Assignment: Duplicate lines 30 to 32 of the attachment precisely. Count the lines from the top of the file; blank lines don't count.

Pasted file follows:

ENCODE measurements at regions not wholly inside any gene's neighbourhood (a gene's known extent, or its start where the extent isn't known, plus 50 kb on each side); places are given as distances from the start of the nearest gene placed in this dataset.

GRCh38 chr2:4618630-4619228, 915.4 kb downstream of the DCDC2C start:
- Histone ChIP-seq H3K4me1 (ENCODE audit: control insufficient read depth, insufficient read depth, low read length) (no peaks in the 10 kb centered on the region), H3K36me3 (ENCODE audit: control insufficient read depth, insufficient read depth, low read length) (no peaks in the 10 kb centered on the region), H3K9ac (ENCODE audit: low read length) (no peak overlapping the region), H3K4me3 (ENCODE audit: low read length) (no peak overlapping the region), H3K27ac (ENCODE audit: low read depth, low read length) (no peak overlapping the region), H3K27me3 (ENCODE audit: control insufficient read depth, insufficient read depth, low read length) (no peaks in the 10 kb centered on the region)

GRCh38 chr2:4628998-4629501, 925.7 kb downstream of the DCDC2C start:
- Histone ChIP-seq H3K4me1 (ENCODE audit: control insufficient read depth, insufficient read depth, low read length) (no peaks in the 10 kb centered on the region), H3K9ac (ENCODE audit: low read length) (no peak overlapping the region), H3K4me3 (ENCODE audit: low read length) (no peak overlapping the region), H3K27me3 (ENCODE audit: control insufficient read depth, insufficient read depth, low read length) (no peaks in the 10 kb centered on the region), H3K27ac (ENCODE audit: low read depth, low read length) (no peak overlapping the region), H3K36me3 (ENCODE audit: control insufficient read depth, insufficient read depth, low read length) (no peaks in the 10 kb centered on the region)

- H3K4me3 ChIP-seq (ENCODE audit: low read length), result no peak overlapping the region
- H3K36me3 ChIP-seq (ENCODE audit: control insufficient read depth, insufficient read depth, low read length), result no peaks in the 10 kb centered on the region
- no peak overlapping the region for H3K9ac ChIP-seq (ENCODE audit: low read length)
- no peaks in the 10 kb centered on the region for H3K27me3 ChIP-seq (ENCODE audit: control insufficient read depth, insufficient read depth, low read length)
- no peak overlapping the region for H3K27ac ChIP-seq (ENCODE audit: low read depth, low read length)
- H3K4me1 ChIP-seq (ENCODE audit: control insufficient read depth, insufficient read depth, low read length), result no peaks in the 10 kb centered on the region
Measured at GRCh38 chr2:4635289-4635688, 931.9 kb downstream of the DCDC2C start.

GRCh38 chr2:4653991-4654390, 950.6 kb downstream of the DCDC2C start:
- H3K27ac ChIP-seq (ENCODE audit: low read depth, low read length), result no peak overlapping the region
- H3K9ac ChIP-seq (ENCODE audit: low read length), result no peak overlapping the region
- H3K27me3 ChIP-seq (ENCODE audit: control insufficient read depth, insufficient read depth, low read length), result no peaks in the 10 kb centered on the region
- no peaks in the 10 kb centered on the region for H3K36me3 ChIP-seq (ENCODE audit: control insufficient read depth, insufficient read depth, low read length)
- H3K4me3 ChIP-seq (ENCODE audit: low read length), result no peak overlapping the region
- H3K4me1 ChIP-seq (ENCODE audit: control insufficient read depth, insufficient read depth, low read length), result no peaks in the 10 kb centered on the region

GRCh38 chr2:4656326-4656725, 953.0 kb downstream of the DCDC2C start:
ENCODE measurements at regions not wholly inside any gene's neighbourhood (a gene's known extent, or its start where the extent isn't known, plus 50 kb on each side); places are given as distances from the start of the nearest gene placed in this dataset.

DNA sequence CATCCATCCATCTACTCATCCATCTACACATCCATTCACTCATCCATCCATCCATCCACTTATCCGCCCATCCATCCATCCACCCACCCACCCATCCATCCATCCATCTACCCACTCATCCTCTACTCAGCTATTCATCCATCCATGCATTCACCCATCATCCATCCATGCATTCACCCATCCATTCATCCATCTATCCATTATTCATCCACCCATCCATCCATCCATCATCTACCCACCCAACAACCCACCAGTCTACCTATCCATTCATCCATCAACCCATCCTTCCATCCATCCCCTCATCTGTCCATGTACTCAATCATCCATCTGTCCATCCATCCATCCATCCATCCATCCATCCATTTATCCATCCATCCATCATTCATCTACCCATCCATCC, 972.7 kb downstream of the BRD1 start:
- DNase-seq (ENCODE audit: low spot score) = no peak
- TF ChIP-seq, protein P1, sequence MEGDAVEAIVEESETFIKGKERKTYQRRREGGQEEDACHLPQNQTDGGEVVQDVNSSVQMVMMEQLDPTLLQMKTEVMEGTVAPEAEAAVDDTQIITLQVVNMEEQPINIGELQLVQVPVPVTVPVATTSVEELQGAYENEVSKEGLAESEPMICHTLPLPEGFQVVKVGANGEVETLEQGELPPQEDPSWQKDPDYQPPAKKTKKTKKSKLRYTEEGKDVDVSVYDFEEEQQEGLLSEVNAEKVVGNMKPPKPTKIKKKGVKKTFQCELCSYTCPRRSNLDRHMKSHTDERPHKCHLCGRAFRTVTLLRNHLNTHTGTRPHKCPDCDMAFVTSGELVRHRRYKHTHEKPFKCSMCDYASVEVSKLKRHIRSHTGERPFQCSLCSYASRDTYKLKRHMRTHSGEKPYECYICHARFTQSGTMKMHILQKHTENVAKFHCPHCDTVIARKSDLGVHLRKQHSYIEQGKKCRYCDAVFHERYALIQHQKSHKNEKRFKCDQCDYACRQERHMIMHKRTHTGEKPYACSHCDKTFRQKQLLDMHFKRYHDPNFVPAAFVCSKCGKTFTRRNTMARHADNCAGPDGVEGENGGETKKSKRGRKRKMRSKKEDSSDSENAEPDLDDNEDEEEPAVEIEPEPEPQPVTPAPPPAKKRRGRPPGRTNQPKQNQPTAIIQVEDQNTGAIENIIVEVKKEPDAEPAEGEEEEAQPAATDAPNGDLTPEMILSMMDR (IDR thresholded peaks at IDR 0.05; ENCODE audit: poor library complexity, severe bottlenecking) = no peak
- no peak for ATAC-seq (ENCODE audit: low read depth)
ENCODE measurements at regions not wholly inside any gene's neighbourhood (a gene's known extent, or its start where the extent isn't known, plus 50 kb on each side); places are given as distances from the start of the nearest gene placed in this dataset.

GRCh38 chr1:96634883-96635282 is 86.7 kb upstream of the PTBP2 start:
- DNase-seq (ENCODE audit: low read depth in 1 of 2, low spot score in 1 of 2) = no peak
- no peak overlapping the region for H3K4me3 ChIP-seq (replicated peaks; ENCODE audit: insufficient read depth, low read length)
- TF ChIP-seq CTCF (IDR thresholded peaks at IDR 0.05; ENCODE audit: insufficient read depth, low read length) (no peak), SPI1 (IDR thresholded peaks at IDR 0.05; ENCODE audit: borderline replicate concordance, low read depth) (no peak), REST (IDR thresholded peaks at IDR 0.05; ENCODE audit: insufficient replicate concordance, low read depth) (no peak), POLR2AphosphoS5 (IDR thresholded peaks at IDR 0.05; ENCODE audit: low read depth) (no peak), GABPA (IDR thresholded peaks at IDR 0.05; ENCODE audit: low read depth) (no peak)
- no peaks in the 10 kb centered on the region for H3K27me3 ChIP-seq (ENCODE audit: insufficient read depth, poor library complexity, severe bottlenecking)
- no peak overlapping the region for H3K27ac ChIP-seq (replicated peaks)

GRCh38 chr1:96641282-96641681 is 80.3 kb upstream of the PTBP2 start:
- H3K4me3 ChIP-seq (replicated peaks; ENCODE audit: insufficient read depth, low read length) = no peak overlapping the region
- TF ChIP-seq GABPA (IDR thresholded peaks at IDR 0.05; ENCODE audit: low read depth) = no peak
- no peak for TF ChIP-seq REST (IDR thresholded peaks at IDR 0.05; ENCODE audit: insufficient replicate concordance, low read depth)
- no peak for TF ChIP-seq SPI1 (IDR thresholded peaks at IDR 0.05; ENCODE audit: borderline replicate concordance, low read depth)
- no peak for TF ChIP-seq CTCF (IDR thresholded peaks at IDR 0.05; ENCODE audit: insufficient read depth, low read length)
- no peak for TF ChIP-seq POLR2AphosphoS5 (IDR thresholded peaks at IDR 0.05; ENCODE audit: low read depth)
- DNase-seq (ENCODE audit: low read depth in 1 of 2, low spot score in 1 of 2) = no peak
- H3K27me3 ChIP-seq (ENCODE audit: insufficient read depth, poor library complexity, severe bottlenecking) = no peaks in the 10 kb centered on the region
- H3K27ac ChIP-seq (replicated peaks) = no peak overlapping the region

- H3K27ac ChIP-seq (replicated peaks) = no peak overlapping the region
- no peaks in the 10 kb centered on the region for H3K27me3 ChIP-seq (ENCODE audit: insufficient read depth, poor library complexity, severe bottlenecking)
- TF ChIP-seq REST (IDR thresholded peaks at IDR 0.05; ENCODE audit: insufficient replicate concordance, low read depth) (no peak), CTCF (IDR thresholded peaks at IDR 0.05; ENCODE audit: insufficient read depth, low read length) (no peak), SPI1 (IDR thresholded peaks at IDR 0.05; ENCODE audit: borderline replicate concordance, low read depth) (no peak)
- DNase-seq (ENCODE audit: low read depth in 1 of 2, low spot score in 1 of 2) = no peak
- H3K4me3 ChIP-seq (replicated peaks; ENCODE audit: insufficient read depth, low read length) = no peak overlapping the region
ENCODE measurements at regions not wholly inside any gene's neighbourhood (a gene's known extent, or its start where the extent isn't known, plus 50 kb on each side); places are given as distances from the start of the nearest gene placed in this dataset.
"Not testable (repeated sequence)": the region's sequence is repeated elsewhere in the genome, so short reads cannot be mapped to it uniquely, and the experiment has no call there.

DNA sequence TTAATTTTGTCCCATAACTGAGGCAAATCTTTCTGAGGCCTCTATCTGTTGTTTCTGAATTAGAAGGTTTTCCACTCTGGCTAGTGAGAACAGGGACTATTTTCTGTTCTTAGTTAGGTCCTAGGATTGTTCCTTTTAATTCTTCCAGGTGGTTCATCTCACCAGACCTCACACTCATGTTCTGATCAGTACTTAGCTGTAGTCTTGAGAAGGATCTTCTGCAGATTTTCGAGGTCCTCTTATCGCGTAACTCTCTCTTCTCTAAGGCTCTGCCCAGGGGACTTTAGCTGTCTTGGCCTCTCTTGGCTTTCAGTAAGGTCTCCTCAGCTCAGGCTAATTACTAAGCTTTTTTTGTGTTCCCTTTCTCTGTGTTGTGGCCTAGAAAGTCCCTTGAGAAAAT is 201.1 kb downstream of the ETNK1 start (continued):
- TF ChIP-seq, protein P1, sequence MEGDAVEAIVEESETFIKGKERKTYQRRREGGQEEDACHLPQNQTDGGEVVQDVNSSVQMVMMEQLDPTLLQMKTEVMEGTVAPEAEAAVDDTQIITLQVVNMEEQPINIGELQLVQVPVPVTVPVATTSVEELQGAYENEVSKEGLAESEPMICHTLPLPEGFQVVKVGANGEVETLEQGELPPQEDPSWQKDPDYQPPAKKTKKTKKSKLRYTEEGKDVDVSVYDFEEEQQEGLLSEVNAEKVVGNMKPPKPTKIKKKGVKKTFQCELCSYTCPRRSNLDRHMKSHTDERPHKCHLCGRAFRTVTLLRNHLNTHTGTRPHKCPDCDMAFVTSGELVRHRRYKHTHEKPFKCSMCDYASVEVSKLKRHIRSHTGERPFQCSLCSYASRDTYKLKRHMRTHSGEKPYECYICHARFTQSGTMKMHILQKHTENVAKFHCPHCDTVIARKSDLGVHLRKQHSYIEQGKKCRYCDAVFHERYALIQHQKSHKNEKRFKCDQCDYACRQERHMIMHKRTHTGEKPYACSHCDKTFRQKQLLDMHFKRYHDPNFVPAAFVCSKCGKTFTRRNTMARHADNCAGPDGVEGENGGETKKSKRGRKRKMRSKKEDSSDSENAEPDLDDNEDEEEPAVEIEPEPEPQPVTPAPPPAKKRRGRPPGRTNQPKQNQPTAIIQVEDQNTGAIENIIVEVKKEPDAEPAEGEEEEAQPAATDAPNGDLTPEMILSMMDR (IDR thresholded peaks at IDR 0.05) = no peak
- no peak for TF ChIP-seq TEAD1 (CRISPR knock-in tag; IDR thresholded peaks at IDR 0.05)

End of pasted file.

- TF ChIP-seq CTCF (IDR thresholded peaks at IDR 0.05; ENCODE audit: insufficient read depth, low read length) (no peak), SPI1 (IDR thresholded peaks at IDR 0.05; ENCODE audit: borderline replicate concordance, low read depth) (no peak), REST (IDR thresholded peaks at IDR 0.05; ENCODE audit: insufficient replicate concordance, low read depth) (no peak), POLR2AphosphoS5 (IDR thresholded peaks at IDR 0.05; ENCODE audit: low read depth) (no peak), GABPA (IDR thresholded peaks at IDR 0.05; ENCODE audit: low read depth) (no peak)
- no peaks in the 10 kb centered on the region for H3K27me3 ChIP-seq (ENCODE audit: insufficient read depth, poor library complexity, severe bottlenecking)
- no peak overlapping the region for H3K27ac ChIP-seq (replicated peaks)